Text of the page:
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Environmental fate & pathways

Hydrolysis

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Reference
Endpoint:
hydrolysis
Type of information:
other: Review
Adequacy of study:
weight of evidence
Reliability:
4 (not assignable)
Rationale for reliability incl. deficiencies:
secondary literature
Qualifier:
no guideline followed
Version / remarks:
Review
Principles of method if other than guideline:
This paper is a review.
Preliminary study:
Nitrosodiphenylamine is expected to be stable in water.
Transformation products:
no
Key result
Remarks on result:
other: hydrolytically stable
Executive summary:

Quoting the review: "Nitrosamines, in general, are hydrolytically stable at ambient environmental conditions and are reported to be hydrolyzed only at elevated temperatures in strongly acidic solutions (Fieser and Fieser 1956). Tate and Alexander (1975) reported no hydrolytic degradation of dimethylnitrosamine in their Lake Cayuga water samples over the observation period of 3.5 months. Since acid-catalyzed hydrolysis involves protonation of one of the nitrogen atoms, diphenylnitrosamine should be similarly stable to hydrolysis."

References:

Fieser L.F., Fieser M., 1956. Organic chemistry, 3rd edition. D.C. Health and Co., Boston. 1112p.

Tale R.L., Alexander M., 1975. Stability of nitrosamines in samples of lake water, soil and sewage. J. Natl. Cancer Inst. 54(2), 327 -330.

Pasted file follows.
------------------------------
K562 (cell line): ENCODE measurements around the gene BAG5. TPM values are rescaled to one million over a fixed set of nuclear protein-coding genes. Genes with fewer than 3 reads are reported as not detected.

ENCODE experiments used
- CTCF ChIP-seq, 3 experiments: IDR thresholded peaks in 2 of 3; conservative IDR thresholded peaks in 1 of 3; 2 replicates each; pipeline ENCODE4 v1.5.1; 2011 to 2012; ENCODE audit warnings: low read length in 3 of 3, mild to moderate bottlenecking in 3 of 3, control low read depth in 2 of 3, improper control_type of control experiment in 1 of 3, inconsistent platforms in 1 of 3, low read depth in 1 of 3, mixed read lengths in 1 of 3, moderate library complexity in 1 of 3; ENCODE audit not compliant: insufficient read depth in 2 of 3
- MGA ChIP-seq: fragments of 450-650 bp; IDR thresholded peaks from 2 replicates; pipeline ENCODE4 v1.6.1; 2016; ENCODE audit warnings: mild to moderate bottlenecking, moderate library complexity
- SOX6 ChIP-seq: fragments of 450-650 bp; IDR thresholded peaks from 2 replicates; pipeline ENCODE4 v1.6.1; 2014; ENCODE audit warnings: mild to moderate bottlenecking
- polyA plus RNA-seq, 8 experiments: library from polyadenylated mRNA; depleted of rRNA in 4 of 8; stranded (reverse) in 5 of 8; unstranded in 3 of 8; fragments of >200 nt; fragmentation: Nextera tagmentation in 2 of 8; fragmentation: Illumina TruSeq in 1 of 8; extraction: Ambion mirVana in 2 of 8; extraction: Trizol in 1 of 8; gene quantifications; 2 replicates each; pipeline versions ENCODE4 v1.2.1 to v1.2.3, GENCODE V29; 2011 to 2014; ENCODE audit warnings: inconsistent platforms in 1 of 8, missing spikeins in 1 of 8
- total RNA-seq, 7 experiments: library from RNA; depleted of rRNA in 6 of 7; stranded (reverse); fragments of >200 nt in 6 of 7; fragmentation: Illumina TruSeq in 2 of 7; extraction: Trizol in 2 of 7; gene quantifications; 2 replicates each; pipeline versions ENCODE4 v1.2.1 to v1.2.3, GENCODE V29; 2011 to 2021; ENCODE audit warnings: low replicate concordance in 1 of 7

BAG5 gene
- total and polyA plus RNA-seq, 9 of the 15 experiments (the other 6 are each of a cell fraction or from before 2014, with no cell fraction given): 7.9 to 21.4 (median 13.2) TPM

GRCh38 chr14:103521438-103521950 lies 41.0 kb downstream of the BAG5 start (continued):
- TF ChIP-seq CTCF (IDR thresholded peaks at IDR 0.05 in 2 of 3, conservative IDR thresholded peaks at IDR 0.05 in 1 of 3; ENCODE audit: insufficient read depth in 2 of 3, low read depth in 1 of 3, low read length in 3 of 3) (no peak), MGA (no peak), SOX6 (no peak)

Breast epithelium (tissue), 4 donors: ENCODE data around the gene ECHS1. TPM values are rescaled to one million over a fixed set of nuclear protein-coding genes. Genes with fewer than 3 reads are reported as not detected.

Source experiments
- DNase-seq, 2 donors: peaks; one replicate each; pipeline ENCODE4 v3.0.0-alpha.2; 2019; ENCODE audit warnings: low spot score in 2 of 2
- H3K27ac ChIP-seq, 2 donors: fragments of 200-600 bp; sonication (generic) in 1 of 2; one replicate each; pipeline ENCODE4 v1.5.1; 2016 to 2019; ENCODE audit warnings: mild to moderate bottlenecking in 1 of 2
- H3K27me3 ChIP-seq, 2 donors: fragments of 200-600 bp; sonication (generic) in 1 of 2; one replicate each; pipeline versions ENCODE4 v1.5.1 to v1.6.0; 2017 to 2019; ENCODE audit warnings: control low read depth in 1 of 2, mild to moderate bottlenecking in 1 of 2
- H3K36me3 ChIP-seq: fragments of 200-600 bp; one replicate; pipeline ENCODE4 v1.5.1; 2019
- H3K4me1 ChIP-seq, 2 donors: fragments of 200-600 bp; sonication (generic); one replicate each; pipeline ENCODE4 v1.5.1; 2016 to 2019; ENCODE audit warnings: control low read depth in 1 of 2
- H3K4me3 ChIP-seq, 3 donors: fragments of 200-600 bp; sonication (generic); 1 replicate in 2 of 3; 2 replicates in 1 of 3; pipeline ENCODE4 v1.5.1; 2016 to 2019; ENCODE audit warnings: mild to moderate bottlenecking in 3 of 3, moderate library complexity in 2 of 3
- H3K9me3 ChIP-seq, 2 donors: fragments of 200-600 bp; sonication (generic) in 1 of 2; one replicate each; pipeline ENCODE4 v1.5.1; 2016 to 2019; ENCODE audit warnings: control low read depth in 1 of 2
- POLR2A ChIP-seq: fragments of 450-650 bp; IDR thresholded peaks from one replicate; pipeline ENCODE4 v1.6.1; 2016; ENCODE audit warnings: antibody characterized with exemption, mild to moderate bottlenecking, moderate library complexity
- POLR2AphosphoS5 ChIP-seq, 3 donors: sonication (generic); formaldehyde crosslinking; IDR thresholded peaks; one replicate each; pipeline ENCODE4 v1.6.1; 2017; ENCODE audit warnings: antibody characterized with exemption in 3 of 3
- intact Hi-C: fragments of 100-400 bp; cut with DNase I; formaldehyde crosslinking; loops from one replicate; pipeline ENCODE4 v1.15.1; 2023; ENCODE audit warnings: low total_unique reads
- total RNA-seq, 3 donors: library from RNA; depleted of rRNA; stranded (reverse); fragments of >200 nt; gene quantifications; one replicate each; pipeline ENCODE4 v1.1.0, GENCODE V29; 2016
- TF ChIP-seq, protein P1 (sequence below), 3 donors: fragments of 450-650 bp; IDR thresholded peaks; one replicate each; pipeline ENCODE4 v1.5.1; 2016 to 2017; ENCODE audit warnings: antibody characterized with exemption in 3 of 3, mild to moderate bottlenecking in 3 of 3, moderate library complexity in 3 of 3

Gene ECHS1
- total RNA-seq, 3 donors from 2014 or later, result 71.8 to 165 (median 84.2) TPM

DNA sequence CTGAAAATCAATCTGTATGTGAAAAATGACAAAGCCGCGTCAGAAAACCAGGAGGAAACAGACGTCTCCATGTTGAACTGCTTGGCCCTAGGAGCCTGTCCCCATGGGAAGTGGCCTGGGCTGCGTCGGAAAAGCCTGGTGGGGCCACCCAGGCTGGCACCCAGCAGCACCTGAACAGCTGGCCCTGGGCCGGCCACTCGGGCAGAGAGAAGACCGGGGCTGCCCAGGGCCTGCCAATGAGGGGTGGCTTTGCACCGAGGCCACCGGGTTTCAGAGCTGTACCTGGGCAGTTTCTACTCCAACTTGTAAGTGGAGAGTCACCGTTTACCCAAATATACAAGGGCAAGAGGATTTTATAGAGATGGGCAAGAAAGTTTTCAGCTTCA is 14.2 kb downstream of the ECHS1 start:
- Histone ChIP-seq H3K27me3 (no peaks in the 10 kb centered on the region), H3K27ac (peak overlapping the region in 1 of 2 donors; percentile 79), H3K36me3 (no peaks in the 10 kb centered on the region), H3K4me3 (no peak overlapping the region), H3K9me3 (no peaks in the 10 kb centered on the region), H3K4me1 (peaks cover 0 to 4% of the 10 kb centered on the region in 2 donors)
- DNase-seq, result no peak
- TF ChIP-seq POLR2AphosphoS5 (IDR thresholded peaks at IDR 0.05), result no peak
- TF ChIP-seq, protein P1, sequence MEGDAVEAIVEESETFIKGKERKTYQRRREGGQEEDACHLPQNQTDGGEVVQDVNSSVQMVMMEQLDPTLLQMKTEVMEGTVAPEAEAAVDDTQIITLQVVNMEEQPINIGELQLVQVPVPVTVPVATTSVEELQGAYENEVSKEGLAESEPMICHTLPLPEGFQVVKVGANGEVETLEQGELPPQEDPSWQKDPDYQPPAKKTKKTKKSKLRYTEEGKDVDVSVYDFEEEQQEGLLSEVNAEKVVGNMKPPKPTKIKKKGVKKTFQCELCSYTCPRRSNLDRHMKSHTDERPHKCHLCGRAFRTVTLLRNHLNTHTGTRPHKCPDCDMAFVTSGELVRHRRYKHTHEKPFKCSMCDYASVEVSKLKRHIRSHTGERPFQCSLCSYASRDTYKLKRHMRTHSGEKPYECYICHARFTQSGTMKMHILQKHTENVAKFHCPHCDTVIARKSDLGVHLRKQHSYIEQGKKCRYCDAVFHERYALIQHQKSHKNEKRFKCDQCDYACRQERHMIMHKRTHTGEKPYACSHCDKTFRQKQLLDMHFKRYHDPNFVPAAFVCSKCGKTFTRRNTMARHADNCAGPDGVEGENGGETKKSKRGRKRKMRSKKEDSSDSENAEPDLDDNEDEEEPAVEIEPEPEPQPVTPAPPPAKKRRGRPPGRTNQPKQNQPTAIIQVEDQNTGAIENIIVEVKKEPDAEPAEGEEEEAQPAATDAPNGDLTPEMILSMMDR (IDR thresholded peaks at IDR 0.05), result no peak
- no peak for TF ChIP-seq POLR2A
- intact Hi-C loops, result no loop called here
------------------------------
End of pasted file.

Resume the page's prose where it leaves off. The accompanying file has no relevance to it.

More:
Description of key information

N-nitroso-N-phenylaniline is not expected to undergo hydrolysis under relevant environmental conditions of temperature and pH. Quoting the review included as a weight of evidence: "Nitrosamines, in general, are hydrolytically stable at ambient environmental conditions and are reported to be hydrolyzed only at elevated temperatures in strongly acidic solutions (Fieser and Fieser 1956). Tate and Alexander (1975) reported no hydrolytic degradation of dimethylnitrosamine in their Lake Cayuga water samples over the observation period of 3.5 months. Since acid-catalyzed hydrolysis involves protonation of one of the nitrogen atoms, diphenylnitrosamine should be similarly stable to hydrolysis."

References:

Fieser L.F., Fieser M., 1956. Organic chemistry, 3rd edition. D.C. Health and Co., Boston. 1112p.

Tale R.L., Alexander M., 1975. Stability of nitrosamines in samples of lake water, soil and sewage. J. Natl. Cancer Inst. 54(2), 327 -330.

Key value for chemical safety assessment

Additional information